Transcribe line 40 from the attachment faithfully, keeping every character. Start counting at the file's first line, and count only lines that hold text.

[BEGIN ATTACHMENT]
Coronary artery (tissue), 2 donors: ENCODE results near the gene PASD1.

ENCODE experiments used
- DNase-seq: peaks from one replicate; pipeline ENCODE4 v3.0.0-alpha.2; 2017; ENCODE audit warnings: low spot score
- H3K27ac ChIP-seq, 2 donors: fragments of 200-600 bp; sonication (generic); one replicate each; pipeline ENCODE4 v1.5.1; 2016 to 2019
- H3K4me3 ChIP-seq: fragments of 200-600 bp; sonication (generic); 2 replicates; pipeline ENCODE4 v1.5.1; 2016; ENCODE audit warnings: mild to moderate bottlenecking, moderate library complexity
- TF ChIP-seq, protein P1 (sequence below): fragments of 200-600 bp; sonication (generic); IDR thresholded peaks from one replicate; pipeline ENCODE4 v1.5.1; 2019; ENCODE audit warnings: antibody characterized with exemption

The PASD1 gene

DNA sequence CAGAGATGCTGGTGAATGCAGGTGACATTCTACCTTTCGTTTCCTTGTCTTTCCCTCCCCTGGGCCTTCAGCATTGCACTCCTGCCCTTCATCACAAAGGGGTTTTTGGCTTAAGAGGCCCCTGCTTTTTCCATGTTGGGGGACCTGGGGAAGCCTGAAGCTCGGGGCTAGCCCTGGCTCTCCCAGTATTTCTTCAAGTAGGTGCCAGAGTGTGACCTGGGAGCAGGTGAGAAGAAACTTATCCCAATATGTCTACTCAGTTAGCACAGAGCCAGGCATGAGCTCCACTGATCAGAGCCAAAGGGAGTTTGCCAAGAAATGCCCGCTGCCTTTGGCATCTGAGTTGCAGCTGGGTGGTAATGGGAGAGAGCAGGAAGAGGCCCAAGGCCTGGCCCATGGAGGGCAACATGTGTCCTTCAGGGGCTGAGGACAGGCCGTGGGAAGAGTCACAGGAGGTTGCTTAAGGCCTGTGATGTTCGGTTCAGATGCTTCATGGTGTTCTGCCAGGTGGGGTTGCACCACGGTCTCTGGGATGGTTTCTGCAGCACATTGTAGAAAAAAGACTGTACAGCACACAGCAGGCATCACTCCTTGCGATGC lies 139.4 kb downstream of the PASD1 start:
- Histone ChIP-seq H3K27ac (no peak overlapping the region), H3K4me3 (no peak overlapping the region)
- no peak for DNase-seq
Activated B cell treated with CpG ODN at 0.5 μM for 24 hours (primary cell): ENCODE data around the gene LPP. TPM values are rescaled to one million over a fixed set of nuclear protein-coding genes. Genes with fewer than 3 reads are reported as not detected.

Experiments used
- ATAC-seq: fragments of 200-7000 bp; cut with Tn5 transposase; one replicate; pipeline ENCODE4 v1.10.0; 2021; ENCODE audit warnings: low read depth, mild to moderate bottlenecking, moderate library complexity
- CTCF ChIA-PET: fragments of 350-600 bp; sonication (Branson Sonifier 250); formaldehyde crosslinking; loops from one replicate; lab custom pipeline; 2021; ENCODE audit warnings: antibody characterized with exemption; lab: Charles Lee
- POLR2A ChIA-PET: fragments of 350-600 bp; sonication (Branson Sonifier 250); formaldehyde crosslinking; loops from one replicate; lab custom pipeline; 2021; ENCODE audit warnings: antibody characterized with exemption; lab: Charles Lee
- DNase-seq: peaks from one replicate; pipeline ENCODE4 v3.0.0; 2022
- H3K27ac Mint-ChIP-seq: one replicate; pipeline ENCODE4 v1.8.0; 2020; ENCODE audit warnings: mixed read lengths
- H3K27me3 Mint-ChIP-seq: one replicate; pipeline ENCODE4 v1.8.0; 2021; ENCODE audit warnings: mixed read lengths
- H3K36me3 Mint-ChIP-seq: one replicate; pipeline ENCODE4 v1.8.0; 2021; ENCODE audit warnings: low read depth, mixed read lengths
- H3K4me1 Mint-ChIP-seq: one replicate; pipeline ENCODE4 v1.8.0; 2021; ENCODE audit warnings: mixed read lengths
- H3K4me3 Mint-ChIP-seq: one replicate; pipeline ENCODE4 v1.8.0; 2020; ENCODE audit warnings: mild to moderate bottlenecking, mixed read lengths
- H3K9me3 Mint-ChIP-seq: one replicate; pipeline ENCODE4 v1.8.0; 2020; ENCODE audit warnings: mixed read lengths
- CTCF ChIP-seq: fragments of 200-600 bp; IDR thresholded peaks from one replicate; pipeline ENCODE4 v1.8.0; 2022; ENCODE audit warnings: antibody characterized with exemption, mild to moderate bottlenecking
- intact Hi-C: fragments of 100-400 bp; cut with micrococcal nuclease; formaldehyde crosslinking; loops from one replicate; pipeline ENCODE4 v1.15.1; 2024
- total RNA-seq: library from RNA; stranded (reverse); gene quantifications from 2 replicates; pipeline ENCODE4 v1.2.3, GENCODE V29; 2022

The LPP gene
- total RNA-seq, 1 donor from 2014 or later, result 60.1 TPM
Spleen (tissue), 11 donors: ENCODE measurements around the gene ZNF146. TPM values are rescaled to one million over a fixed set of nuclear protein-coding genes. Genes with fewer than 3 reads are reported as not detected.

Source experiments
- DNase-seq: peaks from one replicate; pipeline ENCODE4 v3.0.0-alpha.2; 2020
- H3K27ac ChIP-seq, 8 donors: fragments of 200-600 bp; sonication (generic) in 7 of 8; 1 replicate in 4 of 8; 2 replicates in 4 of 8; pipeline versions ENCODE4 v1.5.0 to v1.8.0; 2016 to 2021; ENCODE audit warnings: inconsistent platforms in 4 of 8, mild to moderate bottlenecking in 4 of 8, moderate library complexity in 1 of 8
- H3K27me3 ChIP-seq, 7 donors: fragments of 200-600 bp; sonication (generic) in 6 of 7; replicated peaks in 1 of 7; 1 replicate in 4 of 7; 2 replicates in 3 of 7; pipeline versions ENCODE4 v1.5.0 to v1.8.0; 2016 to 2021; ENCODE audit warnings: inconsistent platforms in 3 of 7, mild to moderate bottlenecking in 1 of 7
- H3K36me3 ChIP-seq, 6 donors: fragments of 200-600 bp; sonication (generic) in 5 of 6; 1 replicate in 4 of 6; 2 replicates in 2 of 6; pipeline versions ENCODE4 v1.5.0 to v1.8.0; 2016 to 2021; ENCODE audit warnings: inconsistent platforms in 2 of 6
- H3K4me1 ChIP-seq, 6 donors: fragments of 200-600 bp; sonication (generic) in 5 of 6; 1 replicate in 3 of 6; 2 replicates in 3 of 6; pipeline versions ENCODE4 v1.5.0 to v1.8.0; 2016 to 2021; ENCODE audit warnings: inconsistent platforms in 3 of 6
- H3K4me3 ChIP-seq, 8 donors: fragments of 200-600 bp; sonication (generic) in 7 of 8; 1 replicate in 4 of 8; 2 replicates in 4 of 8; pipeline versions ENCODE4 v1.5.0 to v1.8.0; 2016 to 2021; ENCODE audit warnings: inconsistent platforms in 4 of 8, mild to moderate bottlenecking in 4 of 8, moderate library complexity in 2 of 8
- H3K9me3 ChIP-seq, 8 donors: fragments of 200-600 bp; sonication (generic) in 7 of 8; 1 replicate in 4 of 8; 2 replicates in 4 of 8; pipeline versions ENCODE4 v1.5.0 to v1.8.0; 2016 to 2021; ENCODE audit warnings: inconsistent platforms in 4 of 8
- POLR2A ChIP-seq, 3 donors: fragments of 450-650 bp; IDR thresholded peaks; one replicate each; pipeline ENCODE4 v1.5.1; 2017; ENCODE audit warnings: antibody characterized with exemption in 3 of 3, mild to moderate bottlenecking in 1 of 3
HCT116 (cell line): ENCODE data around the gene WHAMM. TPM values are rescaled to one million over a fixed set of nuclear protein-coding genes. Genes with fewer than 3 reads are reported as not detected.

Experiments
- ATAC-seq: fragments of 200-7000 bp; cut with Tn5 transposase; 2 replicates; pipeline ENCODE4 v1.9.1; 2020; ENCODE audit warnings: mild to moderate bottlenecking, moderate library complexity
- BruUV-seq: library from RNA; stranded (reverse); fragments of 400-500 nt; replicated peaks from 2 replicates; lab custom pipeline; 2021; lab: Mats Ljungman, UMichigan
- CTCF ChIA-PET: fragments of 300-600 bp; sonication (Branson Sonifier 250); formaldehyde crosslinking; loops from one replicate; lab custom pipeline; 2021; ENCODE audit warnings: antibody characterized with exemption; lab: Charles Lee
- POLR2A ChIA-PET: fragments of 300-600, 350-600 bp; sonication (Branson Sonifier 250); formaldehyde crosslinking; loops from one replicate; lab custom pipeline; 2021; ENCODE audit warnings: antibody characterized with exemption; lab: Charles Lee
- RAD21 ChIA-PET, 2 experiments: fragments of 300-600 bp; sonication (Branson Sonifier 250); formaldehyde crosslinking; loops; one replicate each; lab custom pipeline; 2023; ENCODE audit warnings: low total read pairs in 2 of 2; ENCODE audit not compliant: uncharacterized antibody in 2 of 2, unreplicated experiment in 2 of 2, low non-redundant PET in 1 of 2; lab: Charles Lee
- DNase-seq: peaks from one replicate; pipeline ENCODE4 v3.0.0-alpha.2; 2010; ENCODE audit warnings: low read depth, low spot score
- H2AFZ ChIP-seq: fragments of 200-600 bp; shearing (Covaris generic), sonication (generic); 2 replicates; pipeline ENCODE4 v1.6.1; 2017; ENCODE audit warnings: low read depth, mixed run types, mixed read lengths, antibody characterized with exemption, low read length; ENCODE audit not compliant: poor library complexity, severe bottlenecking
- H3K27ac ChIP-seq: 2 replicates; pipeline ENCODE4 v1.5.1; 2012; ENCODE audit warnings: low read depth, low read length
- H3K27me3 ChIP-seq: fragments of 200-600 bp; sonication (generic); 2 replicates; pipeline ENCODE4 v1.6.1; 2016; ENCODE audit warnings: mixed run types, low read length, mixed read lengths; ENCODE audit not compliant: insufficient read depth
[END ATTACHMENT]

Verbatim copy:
- ATAC-seq: fragments of 200-7000 bp; cut with Tn5 transposase; 2 replicates; pipeline ENCODE4 v1.9.1; 2020; ENCODE audit warnings: mild to moderate bottlenecking, moderate library complexity